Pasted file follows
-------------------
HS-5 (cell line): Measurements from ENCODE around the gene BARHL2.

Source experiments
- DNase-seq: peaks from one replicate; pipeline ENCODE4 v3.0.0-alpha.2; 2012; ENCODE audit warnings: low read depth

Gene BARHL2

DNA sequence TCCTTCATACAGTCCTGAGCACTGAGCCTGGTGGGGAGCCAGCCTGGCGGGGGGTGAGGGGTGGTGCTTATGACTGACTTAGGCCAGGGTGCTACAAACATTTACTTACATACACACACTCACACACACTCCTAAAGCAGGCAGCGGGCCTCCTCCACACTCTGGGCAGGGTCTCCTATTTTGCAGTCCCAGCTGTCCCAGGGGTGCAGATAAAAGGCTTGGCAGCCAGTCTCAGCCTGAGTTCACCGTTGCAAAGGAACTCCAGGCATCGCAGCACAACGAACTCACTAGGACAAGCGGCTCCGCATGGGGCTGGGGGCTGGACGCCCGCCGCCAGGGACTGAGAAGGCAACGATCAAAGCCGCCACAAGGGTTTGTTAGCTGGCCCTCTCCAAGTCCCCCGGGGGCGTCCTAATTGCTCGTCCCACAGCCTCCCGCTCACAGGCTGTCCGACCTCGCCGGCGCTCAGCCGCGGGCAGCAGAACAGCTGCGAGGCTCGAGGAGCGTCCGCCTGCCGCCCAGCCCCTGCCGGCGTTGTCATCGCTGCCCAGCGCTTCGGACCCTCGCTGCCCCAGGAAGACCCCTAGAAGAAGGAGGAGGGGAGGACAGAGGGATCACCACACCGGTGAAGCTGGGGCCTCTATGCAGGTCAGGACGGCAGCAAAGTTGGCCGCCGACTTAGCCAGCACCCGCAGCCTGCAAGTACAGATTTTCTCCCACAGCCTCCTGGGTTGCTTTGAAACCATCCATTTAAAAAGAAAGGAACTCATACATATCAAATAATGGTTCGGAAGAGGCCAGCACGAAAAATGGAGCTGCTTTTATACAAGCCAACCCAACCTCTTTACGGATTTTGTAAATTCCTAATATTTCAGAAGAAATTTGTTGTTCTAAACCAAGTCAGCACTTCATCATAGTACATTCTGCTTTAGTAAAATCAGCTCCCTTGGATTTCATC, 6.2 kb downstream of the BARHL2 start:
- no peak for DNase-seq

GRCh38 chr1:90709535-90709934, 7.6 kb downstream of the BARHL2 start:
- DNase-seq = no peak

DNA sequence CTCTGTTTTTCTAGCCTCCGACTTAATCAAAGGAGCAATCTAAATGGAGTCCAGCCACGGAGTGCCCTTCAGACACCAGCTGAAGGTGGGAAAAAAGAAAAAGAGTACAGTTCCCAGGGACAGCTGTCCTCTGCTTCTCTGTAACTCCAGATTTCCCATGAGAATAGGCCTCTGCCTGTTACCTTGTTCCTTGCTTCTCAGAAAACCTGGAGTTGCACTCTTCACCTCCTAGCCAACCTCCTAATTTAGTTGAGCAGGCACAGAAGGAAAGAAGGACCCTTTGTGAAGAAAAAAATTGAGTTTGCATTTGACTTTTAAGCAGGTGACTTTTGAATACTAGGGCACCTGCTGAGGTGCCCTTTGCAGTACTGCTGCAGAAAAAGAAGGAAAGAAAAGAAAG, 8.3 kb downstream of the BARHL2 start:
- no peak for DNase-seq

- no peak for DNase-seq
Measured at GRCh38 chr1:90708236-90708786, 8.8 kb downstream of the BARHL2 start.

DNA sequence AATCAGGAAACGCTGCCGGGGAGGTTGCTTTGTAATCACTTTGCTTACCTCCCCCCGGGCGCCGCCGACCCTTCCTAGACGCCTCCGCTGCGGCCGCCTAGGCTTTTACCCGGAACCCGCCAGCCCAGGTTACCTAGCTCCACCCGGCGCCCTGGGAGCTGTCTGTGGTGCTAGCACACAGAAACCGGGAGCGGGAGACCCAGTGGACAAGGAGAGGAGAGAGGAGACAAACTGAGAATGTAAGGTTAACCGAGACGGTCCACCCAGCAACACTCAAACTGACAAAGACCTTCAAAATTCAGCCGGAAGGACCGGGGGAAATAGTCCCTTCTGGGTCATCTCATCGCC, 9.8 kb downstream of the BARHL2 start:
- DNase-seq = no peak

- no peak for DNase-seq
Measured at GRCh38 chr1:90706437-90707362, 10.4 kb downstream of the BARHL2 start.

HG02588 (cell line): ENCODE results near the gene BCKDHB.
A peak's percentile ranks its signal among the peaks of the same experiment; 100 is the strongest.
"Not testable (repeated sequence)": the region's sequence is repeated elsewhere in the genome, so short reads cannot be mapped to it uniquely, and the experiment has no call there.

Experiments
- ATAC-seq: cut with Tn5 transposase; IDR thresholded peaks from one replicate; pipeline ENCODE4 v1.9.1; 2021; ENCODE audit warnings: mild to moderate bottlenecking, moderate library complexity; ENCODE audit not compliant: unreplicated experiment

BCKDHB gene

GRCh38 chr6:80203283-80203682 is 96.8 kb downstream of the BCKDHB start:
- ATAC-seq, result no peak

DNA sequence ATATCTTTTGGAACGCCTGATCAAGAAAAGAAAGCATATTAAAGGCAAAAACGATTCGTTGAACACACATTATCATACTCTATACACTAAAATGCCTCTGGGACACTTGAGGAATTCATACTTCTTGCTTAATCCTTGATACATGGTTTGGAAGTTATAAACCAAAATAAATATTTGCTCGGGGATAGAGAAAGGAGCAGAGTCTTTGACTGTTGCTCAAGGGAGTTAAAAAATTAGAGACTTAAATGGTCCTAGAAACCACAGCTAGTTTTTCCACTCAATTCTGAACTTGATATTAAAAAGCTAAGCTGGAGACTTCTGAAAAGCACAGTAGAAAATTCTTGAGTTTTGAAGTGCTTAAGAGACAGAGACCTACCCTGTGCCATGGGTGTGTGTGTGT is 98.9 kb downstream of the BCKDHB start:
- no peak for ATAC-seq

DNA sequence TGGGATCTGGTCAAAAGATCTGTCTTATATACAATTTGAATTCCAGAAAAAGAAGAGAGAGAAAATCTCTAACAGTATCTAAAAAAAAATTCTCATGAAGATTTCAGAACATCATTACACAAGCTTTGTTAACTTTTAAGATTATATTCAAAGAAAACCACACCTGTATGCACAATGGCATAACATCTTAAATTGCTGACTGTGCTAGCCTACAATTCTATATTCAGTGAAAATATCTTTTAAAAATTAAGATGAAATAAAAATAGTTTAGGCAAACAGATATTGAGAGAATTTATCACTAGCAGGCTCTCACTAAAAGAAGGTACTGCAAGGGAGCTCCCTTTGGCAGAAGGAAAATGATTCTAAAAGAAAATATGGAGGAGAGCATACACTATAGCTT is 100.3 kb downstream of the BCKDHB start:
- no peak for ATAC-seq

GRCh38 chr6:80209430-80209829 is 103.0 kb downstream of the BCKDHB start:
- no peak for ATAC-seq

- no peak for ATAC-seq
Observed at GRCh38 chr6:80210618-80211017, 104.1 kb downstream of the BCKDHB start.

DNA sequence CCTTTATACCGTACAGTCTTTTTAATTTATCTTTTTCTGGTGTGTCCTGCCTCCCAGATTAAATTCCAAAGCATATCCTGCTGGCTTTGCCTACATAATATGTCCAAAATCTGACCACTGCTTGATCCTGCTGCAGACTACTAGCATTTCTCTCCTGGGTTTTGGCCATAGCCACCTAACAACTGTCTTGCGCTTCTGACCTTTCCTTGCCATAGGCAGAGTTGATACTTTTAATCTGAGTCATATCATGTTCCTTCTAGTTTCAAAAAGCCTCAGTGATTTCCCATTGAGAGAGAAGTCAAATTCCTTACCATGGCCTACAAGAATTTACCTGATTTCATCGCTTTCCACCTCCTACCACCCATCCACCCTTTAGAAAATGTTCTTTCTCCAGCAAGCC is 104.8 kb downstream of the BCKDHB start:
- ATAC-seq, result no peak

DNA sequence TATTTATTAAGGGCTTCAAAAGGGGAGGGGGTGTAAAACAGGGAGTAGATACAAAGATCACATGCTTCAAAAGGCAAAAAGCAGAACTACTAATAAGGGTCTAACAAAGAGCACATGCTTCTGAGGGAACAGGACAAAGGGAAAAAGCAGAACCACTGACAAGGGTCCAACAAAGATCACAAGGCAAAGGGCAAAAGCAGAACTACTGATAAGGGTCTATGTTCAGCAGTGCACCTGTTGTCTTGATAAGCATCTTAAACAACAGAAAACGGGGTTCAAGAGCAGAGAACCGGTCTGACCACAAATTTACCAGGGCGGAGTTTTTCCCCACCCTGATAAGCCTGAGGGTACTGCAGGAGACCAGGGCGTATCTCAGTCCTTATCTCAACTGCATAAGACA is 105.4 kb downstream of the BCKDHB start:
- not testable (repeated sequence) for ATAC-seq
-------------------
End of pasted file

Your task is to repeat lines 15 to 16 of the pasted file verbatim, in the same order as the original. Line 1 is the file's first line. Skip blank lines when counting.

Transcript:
- no peak for DNase-seq
Measured at GRCh38 chr1:90706437-90707362, 10.4 kb downstream of the BARHL2 start.